On the referendum #17: The state of the campaign

Below is the Business for Britain Bulletin sent out this morning.

Back in the summer, various people including Matthew Elliott, some MPs, and some businessmen, including Stuart Wheeler, asked me to help get a new campaign off the ground that could fight the ‘leave’ side of the referendum.

We need a campaign aimed far beyond the fraction of the population that already supports UKIP. I have yet to meet anybody, whether a UKIP supporter or not (including Nigel Farage), who disagrees. This campaign will go public shortly.

The BfB bulletin clarifies some of this.

The Times leader today is also on this subject.

Dominic Cummings

 


Business for Britain Bulletin, 26 September 2015

Before the summer recess, the EU Commission published the Five Presidents Report, their plan for another Treaty transferring many more powers to the EU. The EU has been at the forefront of the political agenda after recess. On the Commons’ first day back, MPs voted for a series of amendments to the EU Referendum Bill, allowing for a purdah period and changing the question, both of which will ensure the process is now fairer. The Conservative Party has also in recent days announced that it will remain neutral during the referendum campaign and will not give money or data to the ‘IN’ campaign. A series of business polls have revealed that business is divided about whether to leave the EU and large majorities want Britain to regain the power to make our own trade deals. As you all know, in light of the announcement that there would be no Treaty change in the forthcoming referendum, BfB’s Board decided in July that we would help create the campaign for Britain to leave the EU. This campaign will launch soon.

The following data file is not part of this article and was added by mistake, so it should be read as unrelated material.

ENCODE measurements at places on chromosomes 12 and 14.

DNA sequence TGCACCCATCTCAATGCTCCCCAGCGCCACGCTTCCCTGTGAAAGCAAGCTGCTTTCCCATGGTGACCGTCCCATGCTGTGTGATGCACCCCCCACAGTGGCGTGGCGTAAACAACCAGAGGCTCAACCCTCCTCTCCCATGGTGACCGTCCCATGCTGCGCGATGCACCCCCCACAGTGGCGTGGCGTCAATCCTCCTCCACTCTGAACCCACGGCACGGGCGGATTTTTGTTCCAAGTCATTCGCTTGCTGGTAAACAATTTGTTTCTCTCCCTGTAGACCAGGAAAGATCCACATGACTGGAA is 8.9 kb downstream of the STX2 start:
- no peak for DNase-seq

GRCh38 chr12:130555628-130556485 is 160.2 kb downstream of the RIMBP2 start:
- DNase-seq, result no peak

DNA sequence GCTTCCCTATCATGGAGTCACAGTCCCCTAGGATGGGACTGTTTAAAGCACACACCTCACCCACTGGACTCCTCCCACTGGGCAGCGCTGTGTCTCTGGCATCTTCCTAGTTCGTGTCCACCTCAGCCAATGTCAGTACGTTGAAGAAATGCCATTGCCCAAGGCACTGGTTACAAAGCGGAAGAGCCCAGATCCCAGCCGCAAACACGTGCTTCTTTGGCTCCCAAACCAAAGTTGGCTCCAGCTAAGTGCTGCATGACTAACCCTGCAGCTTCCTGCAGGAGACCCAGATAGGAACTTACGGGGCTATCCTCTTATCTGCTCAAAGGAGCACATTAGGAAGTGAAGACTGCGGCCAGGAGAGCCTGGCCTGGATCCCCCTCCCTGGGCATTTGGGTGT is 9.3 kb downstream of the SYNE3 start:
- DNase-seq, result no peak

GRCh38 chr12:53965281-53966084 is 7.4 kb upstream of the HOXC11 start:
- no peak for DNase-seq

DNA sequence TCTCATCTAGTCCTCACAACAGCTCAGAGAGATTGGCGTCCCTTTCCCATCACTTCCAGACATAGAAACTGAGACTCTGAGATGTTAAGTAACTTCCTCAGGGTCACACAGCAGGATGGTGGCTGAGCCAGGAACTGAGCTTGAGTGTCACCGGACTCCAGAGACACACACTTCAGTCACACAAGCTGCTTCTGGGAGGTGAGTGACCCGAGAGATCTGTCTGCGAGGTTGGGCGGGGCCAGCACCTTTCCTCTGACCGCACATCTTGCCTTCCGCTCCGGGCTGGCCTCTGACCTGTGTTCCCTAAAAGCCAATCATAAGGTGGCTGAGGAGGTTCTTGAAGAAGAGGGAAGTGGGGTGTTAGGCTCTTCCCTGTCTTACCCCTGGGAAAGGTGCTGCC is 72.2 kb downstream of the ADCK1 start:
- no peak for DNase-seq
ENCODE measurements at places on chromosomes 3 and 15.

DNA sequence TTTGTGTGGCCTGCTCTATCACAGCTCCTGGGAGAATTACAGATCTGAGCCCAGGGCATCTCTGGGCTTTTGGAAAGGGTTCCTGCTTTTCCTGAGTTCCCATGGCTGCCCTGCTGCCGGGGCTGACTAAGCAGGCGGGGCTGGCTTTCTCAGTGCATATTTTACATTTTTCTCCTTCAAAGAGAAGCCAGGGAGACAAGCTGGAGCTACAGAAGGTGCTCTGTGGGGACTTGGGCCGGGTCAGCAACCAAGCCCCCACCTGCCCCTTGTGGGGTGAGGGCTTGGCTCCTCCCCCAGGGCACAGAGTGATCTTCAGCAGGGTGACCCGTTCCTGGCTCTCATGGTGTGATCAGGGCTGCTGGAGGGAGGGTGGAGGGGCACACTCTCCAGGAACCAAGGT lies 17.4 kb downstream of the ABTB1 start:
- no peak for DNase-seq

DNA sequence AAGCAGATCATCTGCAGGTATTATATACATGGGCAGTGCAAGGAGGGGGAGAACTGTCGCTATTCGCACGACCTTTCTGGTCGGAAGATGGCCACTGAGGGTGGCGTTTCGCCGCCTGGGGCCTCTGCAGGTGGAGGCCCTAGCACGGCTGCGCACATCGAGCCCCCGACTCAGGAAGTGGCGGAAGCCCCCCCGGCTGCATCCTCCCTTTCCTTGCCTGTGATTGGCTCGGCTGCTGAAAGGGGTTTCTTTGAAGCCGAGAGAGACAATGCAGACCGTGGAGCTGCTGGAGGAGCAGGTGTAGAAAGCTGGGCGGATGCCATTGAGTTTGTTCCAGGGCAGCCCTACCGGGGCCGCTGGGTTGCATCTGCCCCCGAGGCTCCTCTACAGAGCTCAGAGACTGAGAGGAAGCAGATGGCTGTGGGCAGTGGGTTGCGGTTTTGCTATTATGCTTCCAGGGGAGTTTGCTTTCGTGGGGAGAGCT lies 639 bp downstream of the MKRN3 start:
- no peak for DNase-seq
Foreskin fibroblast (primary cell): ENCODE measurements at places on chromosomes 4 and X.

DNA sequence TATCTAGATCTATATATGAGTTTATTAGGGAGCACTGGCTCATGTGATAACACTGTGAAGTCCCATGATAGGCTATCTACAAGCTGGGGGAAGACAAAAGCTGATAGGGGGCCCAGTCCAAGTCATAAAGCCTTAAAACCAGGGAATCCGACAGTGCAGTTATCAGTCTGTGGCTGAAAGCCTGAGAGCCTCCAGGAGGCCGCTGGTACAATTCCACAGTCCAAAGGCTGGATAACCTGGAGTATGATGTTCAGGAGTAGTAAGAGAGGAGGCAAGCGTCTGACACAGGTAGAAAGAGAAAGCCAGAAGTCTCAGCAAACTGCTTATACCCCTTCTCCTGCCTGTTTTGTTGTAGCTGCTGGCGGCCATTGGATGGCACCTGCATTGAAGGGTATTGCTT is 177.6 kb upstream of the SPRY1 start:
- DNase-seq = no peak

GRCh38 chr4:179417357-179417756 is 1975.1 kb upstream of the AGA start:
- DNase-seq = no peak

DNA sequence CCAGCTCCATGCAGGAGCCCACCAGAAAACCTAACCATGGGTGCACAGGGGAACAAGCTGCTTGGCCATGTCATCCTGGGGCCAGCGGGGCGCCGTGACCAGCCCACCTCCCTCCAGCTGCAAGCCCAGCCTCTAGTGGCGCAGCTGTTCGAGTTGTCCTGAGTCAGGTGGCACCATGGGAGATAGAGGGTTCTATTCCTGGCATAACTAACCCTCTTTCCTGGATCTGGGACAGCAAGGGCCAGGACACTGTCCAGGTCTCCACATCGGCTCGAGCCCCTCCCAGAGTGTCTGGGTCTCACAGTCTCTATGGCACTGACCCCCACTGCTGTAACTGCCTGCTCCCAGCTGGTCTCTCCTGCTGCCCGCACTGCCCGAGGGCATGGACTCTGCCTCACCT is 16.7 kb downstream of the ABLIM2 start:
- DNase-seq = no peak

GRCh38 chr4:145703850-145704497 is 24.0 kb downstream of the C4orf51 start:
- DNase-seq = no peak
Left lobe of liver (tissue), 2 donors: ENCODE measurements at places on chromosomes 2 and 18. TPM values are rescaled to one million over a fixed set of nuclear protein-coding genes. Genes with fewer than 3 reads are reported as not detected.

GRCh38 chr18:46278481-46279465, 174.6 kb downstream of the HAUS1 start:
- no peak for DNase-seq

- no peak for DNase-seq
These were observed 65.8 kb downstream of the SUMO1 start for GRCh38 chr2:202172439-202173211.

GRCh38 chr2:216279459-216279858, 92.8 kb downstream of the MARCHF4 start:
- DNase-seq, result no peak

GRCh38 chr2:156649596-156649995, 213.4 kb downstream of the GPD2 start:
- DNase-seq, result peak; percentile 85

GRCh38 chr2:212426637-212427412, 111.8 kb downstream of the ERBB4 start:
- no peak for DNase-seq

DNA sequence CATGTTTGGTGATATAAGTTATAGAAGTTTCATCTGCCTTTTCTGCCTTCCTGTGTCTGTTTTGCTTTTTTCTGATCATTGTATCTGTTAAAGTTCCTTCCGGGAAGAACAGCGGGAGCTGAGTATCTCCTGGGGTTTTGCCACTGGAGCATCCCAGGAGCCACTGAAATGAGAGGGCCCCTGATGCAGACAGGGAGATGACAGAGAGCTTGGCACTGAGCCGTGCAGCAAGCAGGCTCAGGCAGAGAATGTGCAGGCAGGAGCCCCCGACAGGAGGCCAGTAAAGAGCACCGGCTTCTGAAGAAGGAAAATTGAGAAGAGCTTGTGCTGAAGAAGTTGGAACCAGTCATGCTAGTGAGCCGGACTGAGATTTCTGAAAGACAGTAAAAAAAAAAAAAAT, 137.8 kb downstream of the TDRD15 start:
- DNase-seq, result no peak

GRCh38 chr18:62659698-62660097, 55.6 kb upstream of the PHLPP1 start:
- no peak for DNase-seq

Please see below for a more detailed update on what we have been up to over the past month.

Best,
Matthew

New polling shows business split on EU membership

There have been three significant recent attempts to measure business opinion on the EU:

1) Business for Britain (August 2015). This was a telephone poll of 601 businesses by Perspective Research Services. It was weighted by the respondents’ number of employees, region, and industry sector in order to give a representative sample of British businesses. It found that by more than two-to-one (41% to 20%) SMEs believe that the EU is harming rather than helping their business. A majority (54%) would also like to see the EU develop into a less integrated free-trade area, with only a quarter backing further integration. 74% of businesses said that Britain should regain the power to make our own trade deals. Coverage of the poll results featured across the media (above).

2) The Federation of Small Businesses survey (June-July 2015). This was an online survey of FSB members which received 6,263 responses from FSB members who chose to participate. Just over 40% of respondents said that they would vote to leave the EU, compared to 47% who would opt to remain. It was weighted to reflect the regional profile of FSB members, but not by the number of persons the respondent employed. 17% of respondents relied on exports to the EU. This was unrepresentative of British companies, of which only 5% export to the EU.

3) The British Chambers of Commerce survey (August 2015): This was a survey of 2,000 ‘senior businesspeople’ who choose to respond to the British Chambers of Commerce by email. Although the results were weighted geographically, half of respondents exported goods to the EU. This survey was wholly unrepresentative of British companies, since only 5% export goods and services to the EU. Nor was the survey weighted by the number of persons employed by the respondent.